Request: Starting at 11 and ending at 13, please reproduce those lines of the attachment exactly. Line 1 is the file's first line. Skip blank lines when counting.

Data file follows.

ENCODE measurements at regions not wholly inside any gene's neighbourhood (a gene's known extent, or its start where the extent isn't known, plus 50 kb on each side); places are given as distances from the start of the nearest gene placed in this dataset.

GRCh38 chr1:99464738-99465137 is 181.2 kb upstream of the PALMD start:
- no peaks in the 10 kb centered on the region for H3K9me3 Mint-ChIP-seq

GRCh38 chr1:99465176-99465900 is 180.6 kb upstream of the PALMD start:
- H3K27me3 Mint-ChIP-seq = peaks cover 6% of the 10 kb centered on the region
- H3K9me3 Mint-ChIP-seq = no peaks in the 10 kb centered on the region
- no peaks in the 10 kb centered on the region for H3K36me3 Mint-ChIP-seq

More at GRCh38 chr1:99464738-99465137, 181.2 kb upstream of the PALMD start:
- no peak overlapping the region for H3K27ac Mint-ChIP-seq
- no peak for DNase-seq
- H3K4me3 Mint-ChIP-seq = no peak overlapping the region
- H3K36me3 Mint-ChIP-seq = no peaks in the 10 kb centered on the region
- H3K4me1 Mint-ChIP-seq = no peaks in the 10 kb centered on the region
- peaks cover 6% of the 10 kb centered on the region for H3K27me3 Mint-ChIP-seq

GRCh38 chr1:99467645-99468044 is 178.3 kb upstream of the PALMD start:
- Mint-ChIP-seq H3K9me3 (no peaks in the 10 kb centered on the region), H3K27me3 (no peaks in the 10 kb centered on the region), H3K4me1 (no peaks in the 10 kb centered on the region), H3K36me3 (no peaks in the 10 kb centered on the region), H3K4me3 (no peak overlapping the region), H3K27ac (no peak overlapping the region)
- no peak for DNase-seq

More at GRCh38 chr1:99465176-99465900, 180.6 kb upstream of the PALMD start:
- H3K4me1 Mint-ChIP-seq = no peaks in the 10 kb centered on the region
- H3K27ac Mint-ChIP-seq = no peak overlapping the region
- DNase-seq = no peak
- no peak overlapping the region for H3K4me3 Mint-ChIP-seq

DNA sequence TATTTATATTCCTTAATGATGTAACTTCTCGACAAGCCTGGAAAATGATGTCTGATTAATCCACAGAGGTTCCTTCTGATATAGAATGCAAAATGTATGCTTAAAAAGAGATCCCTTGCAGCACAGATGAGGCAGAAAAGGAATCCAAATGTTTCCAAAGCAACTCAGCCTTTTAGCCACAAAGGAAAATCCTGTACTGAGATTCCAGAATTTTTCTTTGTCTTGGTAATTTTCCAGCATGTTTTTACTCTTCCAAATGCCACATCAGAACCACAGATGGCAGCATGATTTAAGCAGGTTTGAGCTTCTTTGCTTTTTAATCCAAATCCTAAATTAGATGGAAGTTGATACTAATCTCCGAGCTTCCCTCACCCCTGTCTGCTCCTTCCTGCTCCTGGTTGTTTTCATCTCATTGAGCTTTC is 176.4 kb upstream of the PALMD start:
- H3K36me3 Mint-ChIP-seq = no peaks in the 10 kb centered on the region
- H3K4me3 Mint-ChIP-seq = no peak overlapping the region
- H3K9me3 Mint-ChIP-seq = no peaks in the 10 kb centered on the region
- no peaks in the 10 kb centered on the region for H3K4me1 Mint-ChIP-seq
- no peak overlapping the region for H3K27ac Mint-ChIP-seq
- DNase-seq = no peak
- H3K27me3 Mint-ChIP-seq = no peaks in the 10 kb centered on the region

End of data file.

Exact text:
- H3K4me3 Mint-ChIP-seq = no peak overlapping the region
- H3K36me3 Mint-ChIP-seq = no peaks in the 10 kb centered on the region
- H3K4me1 Mint-ChIP-seq = no peaks in the 10 kb centered on the region